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10 Things You Should Know about the Constitutional Amendment on Charter Schools

The ballot initiative on the November ballot reads: “Shall the Constitution of Georgia be amended to allow local or state approval of public charter schools upon the request of local communities”. The language is misleading. There is already both local and state authority to create charter schools. This amendment is solely to create a third authorizer, a politically appointed State Charter School Commission not accountable to taxpayers or voters. Here are some additional facts you should know:

1. The amendment has nothing to do with charter schools authorized by local boards of education, conversion charter schools or charter systems. Local Boards of Education can already authorize charter schools and will
continue to be able to do so regardless of whether this amendment passes.

2. The State Board of Education can also already authorize charter schools. It serves as a place where those denied locally can appeal. This won’t change regardless of whether the amendment passes.

3. This amendment will create an appointed commission which will cost a minimum of $1 million a year to operate. The Commission can authorize additional charter schools but will provide little oversight of those schools.

4. Students who attend state commission authorized charter schools will earn more funding from the state than students who attend local public schools (including traditional, locally authorized charter schools and schools in a charter system). According to the Governor’s office, traditional students are funded at an average of $4,290 while state authorized charter students are funded at an average of $5,230, or $6,392 if they attend a brick and mortar school.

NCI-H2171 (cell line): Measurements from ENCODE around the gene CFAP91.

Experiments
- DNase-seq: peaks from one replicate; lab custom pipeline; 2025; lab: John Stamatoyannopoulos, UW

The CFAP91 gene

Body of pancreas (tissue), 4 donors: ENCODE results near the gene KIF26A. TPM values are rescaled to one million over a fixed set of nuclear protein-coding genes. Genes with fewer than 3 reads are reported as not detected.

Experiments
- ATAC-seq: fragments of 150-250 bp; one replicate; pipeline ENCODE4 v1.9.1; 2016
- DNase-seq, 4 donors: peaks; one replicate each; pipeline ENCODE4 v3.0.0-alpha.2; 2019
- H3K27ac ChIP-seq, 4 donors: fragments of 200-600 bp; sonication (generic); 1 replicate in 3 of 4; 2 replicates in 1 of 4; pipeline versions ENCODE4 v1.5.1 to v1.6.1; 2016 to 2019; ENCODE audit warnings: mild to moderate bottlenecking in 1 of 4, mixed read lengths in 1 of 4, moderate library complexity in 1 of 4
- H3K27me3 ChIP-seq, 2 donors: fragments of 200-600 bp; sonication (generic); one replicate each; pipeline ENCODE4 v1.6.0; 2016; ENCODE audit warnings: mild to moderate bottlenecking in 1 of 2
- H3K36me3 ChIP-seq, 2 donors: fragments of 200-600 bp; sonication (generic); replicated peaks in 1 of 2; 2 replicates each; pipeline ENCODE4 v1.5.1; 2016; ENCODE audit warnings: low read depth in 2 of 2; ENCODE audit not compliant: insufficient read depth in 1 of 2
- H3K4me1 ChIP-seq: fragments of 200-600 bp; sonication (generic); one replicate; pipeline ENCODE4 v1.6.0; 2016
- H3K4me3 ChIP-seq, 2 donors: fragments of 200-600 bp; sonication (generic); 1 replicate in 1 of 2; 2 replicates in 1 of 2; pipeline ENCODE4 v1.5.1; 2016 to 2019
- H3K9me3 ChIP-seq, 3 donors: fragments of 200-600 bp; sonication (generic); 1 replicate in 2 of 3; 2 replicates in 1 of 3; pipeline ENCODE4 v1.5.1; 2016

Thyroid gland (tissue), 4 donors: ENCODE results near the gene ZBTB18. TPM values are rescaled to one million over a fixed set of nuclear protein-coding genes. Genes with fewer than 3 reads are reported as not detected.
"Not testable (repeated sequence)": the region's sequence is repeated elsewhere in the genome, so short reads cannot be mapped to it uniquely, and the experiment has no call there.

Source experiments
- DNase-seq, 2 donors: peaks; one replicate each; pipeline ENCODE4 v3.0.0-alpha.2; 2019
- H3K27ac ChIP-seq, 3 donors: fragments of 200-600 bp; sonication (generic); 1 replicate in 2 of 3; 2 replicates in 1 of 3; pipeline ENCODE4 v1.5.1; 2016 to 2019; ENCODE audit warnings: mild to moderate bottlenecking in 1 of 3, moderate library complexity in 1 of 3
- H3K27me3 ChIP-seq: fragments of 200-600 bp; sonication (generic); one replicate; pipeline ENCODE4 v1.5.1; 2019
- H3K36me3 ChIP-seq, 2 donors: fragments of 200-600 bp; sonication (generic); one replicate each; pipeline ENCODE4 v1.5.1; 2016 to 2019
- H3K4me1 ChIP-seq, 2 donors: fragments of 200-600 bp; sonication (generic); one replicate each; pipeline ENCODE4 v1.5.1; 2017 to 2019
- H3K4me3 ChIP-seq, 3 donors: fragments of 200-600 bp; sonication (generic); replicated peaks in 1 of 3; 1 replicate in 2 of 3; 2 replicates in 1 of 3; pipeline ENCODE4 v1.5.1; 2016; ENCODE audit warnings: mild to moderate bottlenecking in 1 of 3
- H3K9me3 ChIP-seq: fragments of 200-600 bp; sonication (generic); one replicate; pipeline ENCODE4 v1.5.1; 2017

5. Public education has experienced over $6 billion dollars in funding cuts since 2003. According to State School Superintendent John Barge, authorizing schools through this new commission will conservatively cost the state an additional $430 million over the next five years.

6. Those funding cuts have resulted in 121 of 180 Georgia school systems shortening their school year to meet budget constraints. The cuts have also resulted in teacher and staff reductions, teacher furloughs, increased class sizes and program cuts.

7. This amendment is not needed as there are already over 110 charter schools authorized and operating in Georgia and more in the pipeline for approval.

8. According to the GA Department of Education data, charter schools do no better than traditional public schools and sometimes perform worse. In 2010-11, 73% of traditional public schools made AYP; 70% of charter schools made AYP. See Charter School Report at www.gadoe.org

9. State commission authorized schools do not require any parent involvement and they do not guarantee that parents will even be part of their governance, unlike locally authorized charter schools. Also, commission charter governing boards are not required to adhere to the ethics code or accreditation requirements that local boards of education are.

10. According to campaign disclosure reports as of today, funding for the campaign supporting passage of this constitutional amendment is coming almost exclusively (95%) from out of state donors including for-profit education management organizations who stand to benefit from the passage of this amendment. The funding opposing this amendment is coming 100% from within Georgia.

 

23Karen Hallacy is the GA PTA Legislative Chair as well as the Walton PTSA Legislative Chair. She has lived in East Cobb for over 16 years and has three children who have all gone through public schools in Cobb.  She is also active in many children’s and neighborhood advocacy groups including the East Cobb Civic Association and the Cobb Neighborhood Safety Commission.

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